The Cost of Innovation
It’s a given that businesses must continually innovate to grow and be successful. For many businesses, innovation often involves the development of new or enhanced products, improving methods of production, or creating novel software solutions. These efforts, however, come with a hefty cost as well as significant financial risk. So what might a business do to quell the cost of innovation?
According to a popular study, less than 10 percent of America’s manufacturing and technology companies are aware of the federal and state research and development tax credits, and fewer still take advantage of the generous credit initiatives. The “R&D credit”, as it is commonly known, was established by Congress in 1981 as a temporary tax measure for the purpose of slowing the migration of manufacturing jobs to off-shore destinations and to improve the competitiveness of U.S. manufacturing companies in the global marketplace. Today, the R&D credit is a permanent provision within the federal tax code and the standard for the plethora of innovation credits offered by 38 states.
Who Qualifies for the R&D Tax Credit?
Any company undertaking development of new or improved products and fabrication processes as well as the creation of software are eligible to claim the R&D credit. Qualifying research activities typically involve the efforts of engineers, technicians, software developers, production workers, tooling makers, quality assurance personnel and a variety of others.
Eligible industries include, but are not limited to the following:
- Manufacturing companies of all types
- Life-science companies
- Pharmaceutical companies
- Architectural and engineering firms
- Software development enterprises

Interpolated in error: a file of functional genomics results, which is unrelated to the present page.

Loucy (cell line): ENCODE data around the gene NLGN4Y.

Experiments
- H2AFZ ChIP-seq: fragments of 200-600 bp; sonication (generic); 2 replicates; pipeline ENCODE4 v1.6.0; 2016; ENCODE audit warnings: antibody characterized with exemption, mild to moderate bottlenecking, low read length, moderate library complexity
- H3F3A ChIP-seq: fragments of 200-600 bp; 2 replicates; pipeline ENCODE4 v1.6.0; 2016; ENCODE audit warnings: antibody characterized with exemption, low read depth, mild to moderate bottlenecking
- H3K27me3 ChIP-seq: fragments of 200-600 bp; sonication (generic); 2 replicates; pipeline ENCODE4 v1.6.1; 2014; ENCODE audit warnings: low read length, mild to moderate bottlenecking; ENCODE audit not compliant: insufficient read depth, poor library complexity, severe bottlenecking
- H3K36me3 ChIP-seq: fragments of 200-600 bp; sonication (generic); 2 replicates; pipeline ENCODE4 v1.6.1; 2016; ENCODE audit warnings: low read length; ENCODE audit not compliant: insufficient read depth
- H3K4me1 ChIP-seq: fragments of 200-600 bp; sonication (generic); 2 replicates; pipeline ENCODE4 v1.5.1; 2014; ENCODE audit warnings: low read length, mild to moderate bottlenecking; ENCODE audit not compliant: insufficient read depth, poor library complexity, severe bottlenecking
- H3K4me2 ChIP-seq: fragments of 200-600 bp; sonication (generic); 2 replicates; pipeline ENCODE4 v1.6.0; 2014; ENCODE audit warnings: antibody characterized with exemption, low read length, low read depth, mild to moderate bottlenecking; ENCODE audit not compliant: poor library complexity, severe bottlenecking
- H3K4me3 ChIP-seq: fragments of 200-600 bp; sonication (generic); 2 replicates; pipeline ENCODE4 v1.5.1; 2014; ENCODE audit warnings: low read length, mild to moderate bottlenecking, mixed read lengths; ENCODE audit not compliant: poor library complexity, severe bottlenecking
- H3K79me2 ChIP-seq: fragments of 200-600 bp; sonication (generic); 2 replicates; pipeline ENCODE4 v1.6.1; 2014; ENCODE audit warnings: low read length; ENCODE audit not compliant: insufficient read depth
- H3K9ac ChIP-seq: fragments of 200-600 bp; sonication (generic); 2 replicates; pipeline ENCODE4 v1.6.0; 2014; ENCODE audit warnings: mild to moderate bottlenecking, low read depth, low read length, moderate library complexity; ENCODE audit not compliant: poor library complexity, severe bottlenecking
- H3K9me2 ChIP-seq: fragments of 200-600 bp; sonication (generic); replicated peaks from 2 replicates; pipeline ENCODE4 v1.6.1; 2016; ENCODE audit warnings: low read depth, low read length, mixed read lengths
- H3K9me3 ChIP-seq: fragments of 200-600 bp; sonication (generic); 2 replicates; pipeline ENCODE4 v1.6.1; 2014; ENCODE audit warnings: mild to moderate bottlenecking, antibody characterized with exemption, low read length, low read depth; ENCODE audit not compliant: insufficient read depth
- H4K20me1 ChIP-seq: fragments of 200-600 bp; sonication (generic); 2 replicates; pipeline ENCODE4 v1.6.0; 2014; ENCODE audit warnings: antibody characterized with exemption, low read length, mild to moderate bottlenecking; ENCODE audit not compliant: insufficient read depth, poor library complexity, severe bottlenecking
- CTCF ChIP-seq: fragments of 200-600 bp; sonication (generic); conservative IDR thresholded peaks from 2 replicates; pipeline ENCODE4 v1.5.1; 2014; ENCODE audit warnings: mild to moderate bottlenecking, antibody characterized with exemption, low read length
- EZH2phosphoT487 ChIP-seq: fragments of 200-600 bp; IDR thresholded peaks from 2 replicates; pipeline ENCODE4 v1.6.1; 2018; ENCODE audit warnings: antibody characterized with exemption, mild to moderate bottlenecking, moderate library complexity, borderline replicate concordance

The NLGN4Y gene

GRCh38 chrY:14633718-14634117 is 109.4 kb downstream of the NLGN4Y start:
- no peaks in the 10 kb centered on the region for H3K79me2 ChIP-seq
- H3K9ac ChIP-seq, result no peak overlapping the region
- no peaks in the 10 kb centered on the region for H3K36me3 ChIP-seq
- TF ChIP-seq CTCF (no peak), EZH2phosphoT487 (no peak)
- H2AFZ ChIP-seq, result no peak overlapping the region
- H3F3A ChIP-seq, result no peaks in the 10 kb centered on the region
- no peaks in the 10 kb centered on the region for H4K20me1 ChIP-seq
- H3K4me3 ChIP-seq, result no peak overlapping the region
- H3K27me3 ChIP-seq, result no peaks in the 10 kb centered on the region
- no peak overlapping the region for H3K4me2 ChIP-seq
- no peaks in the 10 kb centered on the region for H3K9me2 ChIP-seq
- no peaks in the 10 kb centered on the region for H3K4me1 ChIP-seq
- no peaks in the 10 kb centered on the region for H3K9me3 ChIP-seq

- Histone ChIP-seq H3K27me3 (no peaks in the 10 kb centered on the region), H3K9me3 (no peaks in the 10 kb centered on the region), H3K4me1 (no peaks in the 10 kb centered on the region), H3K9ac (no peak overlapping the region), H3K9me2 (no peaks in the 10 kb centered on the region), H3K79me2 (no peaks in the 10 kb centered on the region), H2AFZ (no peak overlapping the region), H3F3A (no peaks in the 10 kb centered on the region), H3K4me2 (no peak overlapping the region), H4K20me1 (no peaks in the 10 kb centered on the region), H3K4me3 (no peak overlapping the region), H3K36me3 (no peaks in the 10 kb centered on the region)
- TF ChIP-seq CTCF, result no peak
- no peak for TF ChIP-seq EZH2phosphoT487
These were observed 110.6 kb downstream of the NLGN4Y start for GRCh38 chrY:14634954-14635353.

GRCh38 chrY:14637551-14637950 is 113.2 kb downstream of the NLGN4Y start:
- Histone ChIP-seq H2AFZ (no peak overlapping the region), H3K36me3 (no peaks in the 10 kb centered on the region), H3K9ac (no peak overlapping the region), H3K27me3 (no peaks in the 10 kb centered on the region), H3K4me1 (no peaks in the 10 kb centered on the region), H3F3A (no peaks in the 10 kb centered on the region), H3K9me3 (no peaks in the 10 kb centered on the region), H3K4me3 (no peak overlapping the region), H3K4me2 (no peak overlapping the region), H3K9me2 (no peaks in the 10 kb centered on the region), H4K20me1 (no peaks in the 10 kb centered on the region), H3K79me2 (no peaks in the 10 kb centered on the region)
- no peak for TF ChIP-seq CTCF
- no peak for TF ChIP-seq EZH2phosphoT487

- Food and beverage producers
How is the R&D Tax Credit Determined?
The computation of the R&D credit is not altogether simple as the amount of the credit depends on qualifying research expenditures for one or more tax years, and there are two different calculation methods, the Regular Credit (RC) method and the Alternative Simplified Credit (ASC) method. The taxpayer is permitted to elect either of the two methods when preparing a timely filed federal return, but since each method has distinct advantages and disadvantages, it is particularly important to understand the two methodologies because the elected method cannot be changed after the original return is filed.
Why hasn’t my tax accountant claimed the R&D credit for my business in the past?
With exception of the largest CPA firms, most tax preparation firms are not staffed with engineers or personnel with sufficient technical expertise to recognize all the qualifying development activities and expenditures, plus have the ability to prepare the necessary substantiation documentation. To provide this valuable service for their clients, many CPA firms have come to depend on specialized R&D tax credit practitioners for their client’s needs.
First Beacon offers expertise and advisory services to innovation companies regarding federal and state R&D Tax Credits.
Contact us for more information on First Beacon’s R&D Tax Credit services.